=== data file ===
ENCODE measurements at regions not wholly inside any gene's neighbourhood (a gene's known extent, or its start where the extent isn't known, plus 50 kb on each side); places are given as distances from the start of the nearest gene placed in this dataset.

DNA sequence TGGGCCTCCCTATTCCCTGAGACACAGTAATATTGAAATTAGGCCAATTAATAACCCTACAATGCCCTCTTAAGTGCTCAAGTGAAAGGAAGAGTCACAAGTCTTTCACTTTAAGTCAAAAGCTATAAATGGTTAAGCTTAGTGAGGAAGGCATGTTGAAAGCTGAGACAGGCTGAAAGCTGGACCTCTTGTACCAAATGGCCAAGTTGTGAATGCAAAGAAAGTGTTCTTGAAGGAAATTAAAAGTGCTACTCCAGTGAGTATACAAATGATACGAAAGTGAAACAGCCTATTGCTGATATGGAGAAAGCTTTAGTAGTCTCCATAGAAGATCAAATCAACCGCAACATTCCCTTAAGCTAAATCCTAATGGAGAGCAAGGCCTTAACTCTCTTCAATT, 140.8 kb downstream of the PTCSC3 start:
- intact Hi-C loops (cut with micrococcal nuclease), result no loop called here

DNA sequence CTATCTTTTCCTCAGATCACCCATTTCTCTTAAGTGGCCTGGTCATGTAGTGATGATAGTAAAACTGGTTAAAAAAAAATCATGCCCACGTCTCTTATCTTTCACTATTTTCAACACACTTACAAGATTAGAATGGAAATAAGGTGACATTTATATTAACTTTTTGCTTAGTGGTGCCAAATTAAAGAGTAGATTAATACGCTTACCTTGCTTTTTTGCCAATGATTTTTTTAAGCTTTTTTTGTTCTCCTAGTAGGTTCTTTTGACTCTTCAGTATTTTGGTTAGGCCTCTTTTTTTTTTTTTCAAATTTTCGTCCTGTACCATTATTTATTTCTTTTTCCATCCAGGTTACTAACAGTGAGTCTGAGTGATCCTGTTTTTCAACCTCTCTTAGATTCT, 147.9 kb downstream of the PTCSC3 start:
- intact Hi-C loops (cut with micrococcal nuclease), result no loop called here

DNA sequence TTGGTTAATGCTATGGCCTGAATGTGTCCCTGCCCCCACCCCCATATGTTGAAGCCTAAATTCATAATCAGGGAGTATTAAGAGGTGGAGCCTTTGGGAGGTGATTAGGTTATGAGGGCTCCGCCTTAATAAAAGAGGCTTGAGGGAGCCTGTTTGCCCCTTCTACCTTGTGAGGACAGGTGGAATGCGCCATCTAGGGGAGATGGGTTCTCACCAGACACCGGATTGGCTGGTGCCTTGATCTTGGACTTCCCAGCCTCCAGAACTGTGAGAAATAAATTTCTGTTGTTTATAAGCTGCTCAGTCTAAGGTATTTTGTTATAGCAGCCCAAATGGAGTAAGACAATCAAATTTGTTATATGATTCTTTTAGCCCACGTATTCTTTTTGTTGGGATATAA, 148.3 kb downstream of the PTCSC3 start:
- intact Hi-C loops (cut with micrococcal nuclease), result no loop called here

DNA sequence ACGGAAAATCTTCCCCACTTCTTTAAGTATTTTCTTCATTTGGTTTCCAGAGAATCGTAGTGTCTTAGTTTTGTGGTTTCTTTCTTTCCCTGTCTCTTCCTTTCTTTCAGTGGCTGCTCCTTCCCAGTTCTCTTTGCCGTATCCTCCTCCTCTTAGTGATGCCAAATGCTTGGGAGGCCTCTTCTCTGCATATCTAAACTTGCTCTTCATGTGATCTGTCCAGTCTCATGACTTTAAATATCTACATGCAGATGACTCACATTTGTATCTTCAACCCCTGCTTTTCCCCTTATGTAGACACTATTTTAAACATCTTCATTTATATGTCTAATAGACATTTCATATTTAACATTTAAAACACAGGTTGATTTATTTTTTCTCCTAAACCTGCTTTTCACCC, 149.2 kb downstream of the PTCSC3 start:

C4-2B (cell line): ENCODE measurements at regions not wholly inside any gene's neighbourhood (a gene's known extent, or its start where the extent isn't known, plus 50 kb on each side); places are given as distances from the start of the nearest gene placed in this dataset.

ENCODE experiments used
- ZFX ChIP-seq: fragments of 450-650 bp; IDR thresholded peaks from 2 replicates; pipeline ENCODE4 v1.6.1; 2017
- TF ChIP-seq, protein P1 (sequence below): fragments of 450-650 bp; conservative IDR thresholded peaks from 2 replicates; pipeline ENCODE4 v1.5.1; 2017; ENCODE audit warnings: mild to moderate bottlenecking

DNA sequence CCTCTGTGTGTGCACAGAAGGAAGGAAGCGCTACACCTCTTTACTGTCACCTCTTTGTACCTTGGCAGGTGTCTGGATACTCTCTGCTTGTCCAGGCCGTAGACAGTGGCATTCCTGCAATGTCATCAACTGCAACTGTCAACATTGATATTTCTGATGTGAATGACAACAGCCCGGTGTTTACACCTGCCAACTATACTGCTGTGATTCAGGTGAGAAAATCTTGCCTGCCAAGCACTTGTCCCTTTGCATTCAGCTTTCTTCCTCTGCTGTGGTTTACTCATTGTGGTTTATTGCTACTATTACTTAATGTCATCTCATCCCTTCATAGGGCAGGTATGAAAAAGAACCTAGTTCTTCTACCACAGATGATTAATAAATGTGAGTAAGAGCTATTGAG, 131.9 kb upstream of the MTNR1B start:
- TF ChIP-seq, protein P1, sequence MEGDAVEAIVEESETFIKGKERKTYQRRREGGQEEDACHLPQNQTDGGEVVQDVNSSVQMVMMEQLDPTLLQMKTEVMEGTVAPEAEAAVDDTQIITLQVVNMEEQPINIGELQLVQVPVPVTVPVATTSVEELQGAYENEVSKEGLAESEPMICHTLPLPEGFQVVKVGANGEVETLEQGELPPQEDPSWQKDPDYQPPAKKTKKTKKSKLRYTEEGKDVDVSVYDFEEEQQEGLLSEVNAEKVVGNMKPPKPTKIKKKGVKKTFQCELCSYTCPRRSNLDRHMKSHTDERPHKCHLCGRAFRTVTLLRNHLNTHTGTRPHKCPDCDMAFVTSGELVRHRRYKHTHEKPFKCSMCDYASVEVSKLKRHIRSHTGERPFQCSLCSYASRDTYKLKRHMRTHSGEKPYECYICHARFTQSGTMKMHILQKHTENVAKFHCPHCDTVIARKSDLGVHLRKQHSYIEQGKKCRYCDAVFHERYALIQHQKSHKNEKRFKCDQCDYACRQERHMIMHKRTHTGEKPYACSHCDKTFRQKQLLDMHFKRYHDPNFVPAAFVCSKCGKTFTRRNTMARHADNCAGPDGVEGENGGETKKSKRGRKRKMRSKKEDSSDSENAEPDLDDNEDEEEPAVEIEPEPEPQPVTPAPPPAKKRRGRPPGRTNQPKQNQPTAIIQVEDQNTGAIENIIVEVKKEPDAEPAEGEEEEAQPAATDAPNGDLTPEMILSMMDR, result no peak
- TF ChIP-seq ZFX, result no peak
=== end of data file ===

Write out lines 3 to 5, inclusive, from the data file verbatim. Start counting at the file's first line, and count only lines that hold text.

- intact Hi-C loops (cut with micrococcal nuclease), result no loop called here

DNA sequence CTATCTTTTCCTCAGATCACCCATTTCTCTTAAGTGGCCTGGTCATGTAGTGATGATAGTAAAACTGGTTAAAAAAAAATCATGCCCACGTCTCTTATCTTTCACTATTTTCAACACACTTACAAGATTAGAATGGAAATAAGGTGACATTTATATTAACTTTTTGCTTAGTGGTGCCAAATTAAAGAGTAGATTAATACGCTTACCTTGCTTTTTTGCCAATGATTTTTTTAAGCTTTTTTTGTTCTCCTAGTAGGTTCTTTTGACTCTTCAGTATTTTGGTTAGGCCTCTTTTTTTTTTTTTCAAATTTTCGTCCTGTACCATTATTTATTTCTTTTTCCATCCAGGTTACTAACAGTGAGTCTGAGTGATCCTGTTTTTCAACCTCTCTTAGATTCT, 147.9 kb downstream of the PTCSC3 start:
- intact Hi-C loops (cut with micrococcal nuclease), result no loop called here